BELFAST (Reuters) - Peter Robinson has resumed his role as Northern Ireland’s first minister after stepping aside last month for a “short time,” giving him more clout to spur on sluggish talks on the future of the fragile government.
Robinson stood down on January 11 to face an inquiry over money his wife raised for her former 19-year-old lover.
Enterprise Minister Arlene Foster temporarily stood in as first minister during Robinson’s leave, which was granted for a maximum of six weeks.
Robinson remained leader of the pro-British Democratic Unionist Party and continued to lead talks with Sinn Fein, the Irish nationalist party and the DUP’s partner in government, on transferring policing and justice powers to Belfast from London.
Robinson said Wednesday that legal advice he had received confirmed his view that he had acted properly and in compliance with his public duties at all times.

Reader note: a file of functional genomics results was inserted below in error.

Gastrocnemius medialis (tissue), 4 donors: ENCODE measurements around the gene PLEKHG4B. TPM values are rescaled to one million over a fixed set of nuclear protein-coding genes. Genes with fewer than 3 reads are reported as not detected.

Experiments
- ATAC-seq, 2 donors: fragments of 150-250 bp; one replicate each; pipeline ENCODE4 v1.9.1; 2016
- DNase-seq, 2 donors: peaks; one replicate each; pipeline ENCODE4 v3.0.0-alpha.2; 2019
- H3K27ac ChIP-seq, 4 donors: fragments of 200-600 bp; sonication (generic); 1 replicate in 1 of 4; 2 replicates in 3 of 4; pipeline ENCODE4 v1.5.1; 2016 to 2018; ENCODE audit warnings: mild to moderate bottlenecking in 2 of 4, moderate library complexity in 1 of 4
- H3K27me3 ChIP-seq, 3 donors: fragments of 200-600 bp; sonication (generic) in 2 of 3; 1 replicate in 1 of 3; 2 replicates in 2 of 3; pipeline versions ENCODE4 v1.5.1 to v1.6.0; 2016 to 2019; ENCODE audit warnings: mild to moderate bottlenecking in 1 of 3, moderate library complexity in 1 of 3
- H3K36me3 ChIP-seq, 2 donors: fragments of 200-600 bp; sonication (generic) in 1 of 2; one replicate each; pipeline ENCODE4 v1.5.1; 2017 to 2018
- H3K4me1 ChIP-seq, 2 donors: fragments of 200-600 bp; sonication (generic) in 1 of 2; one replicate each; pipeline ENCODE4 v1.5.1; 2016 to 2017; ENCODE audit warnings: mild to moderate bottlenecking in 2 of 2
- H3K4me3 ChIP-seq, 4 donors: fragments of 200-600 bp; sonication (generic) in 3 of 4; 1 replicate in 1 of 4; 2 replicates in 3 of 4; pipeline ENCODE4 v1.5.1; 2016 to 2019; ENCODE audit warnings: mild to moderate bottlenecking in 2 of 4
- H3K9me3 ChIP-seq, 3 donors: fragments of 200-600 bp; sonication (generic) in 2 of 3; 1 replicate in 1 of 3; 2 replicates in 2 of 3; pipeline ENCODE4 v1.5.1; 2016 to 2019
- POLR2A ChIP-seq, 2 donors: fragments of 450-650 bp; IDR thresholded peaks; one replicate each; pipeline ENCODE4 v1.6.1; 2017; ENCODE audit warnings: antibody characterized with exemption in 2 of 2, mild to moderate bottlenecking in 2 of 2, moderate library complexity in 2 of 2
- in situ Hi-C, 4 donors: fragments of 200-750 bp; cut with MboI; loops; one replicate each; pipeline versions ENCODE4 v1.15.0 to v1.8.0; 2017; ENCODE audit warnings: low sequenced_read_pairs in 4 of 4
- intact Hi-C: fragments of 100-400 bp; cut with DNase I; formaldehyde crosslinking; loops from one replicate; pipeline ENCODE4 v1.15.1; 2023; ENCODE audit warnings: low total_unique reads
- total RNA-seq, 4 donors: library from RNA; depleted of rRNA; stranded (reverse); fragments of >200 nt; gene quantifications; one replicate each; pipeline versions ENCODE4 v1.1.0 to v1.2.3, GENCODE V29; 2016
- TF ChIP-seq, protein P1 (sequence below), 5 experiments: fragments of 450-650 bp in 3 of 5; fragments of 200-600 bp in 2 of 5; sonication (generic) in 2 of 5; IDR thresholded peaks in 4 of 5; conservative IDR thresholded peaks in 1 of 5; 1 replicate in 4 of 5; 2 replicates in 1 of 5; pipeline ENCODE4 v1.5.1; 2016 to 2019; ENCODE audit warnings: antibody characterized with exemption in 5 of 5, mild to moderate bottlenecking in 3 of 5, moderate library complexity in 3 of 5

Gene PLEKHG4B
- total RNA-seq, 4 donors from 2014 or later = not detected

“I am therefore glad that at this critical time I can resume fully the functions of my office with confidence,” Robinson said in a statement issued by the DUP.
Robinson needs to resolve disagreements within his party before he can seal a deal with Sinn Fein on plans to give Northern Ireland its first justice minister, one of the boldest steps since a 1998 peace agreement ended decades of violence between Irish nationalists and pro-British parties.
A breakdown of the talks would trigger a snap election in the British province.
Reporting by Ian Graham; writing by Andras Gergely in Dublin; editing by Tim Pearce
Our Standards: The Thomson Reuters Trust Principles.